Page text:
We never walked - we never - all we do is keep giving. We give and give and give.

BASH: But Mr. Trump, just to be clear, there is an embassy that you would have to decide whether it would be open or whether you would close it. Which would it be? In Havana.

TRUMP: I would probably have the embassy closed until such time as a really good deal was made and struck by the United States. (APPLAUSE).

Christie Attacks Clinton on Obama's Cuba Policy

From The Miami Herald:

Chris Christie says Clinton is 'guilty' on Cuba policy

New Jersey Gov. Chris Christie took the Republican National Convention stage pledging to prosecute a case against Hillary Clinton on foreign policy. And in what he called his "evidence," Christie talked about Cuba -- the first time the island's been mentioned at the presidential nominating convention.

"Now we go to Cuba. Hillary Clinton supported concessions to the Castro brothers and got almost nothing in return for ending the embargo. She supported a deal that didn’t even require this murderous regime to return a cop killer, JoAnne Chesimard, to face justice. See, I know about this personally: Chesimard murdered a New Jersey State Trooper in cold blood, fled to Cuba and lives there to this very day.

I want to ask you: How can someone live with your own conscience when you reward a domestic terrorist with continued safety and betray the family of fallen police officer waiting for decades for justice for his murder? So let's ask the question: Hillary Clinton, as coddler of the brutal Castro brothers and betrayer of the family of fallen Trooper Werner Foerster and his family, is she guilty or not guilty?"

The crowd responded with a resounding, "Guilty!"

Cuba Keeps Defaulting on Debts, Arkansas Congressman Unfazed

Imagine a scenario whereby a politician dedicated nearly all of his time and effort to providing financing to a notorious deadbeat.

Seems utterly irresponsible, right?

Yet that is the case with U.S. Rep. Rick Crawford (R-AR) and Cuba's Castro regime.

The biggest takeaway from the story below is not that Cuba's regime continues to default on its debts -- despite of all of the hype and spin -- but that some politicians who want to provide credit to Castro remain unfazed.

After all, they can always count on U.S. taxpayers to bail them out.

Excerpt from The Miami Herald's story, "Economic hardships in Cuba spark rumors of a new 'Special Period'":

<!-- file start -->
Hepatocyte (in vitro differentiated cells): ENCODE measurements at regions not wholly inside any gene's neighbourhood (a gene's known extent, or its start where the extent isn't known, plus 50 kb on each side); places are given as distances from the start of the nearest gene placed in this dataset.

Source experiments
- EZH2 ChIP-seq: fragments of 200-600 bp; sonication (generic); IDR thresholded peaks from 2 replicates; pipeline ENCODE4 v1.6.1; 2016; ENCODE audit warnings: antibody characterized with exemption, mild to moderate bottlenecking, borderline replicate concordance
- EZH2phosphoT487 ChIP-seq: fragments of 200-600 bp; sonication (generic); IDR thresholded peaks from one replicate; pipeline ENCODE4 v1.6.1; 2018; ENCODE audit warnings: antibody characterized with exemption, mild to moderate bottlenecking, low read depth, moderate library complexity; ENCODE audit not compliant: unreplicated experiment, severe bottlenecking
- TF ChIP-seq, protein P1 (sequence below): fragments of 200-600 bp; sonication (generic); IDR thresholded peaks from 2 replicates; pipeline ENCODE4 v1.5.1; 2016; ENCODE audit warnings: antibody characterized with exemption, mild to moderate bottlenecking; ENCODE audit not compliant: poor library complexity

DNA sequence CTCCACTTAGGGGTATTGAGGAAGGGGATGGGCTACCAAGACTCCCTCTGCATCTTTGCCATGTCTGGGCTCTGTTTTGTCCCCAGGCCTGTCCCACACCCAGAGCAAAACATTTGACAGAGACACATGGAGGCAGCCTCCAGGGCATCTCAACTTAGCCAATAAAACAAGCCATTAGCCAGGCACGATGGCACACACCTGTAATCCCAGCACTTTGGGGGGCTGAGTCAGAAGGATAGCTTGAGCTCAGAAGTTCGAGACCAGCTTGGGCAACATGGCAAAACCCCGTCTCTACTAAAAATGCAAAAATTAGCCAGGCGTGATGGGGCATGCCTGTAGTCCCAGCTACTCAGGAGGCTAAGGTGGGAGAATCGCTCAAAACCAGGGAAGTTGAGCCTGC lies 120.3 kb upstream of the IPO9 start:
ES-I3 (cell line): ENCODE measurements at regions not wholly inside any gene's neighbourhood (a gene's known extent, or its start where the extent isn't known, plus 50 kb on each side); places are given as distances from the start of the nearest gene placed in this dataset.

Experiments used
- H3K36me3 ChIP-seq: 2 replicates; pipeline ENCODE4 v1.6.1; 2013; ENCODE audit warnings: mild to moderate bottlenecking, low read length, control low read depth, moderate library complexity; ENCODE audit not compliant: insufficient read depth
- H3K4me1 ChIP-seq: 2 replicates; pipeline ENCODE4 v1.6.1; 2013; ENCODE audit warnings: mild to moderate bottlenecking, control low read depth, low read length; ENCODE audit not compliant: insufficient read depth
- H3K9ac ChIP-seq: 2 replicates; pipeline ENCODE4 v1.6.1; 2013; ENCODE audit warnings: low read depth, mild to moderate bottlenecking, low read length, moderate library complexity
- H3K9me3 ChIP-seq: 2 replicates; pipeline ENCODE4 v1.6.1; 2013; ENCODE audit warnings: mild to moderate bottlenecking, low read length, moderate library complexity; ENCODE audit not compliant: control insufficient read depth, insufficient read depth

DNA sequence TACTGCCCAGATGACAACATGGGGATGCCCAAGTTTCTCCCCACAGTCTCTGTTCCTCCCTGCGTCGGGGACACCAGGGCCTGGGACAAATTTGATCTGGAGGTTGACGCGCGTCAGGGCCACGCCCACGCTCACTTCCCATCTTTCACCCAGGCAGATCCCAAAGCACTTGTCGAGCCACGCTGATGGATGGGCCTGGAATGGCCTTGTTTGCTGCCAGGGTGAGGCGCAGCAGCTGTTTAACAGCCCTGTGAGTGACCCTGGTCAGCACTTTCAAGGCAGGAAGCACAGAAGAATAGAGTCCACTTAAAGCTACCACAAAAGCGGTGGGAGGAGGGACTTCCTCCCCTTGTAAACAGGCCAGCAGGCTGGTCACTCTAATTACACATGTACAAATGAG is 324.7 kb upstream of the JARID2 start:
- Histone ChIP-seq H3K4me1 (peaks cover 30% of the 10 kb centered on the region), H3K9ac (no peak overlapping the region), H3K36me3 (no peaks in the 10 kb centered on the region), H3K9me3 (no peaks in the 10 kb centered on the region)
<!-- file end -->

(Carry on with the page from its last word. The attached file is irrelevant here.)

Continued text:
The shortage of liquidity is so serious that Castro informed the population that Cuba has not been paying its foreign debts on time and Minister of the Economy Marino Murillo — who was later reassigned to a new position — said the government would not be paying new debts for the rest of the year.

His public statements came as U.S. agricultural producers are lobbying Congress, hard but without success so far, to ease laws and regulations that currently require Cuba to pay cash and in advance for its U.S. agricultural purchases.

Rep. Rick Crawford, R-AK., recently withdrew his proposal to ease those requirements after agreeing with Florida members of congress to look for different ways to meet the interests of U.S. agricultural producers. Crawford's office issued a brief statement saying that Cuba's failure to pay its debts and lack of liquidity “will not affect the Congressman's efforts.”

Cuba in The 2016 Republican Party Platform

Yesterday, the Republican National Convention adopted the official 2016 Platform of the party. The Platform declares the Party's principles and policies.

It includes the following section on U.S.-Cuba policy:

"We want to welcome the people of Cuba back into our hemispheric family — after their corrupt rulers are forced from power and brought to account for their crimes against humanity. We stand with the Ladies in White and all the victims of the loathsome regime that clings to power in Havana. We do not say this lightly: They have been betrayed by those who are currently in control of U.S. foreign policy. The current Administration’s 'opening to Cuba' was a shameful accommodation to the demands of its tyrants. It will only strengthen their military dictatorship. We call on the Congress to uphold current U.S. law which sets conditions for the lifting of sanctions on the island: Legalization of political parties, an independent media, and free and fair internationally-supervised elections. We call for a dedicated platform for the transmission of Radio and TV Martí and for the promotion of internet access and circumvention technology as tools to strength Cuba’s pro-democracy movement. We support the work of the Commission for Assistance to a Free Cuba and affirm the principles of the Cuban Adjustment Act of 1966, recognizing the rights of Cubans fleeing Communism."

Obama's Cuba Internet Projects: 99% Hype, 1% Substance

Excerpt by Dr. Larry Press, California State University Professor, in The Internet in Cuba:

Google's wireless connectivity is the biggest disappointment. I've speculated on significant infrastructure and content investments Google could conceivably make in Cuba, but all they announced was a single WiFi hotspot at the studio of Cuban artist Kcho. Google supplied 20 Acer Chromebooks and a number of Nexus 5 phones with Cardboard viewers, and got a lot of publicity in return. Perhaps this is a necessary relationship-building step (Kcho is well connected), but in itself this hotspot is less than a drop in the bucket -- 99% hype and 1% substance, like Kcho's previous hotspot.

How about the deal with Stripe and their Cuban partner Merchise? In March, I contacted Merchise and Stripe to learn more about their business relationship. Merchise had nothing to say about their relationship with Stripe and Stripe said "Merchise is a partner in the the Stripe Atlas Network ... it isn't so much that we expect them to represent or market Stripe in Cuba; rather, if they know any specific entrepreneurs or businesses in Cuba for whom Stripe Atlas would be helpful, as a Network partner they can refer those entrepreneurs to us for early access to the Atlas program."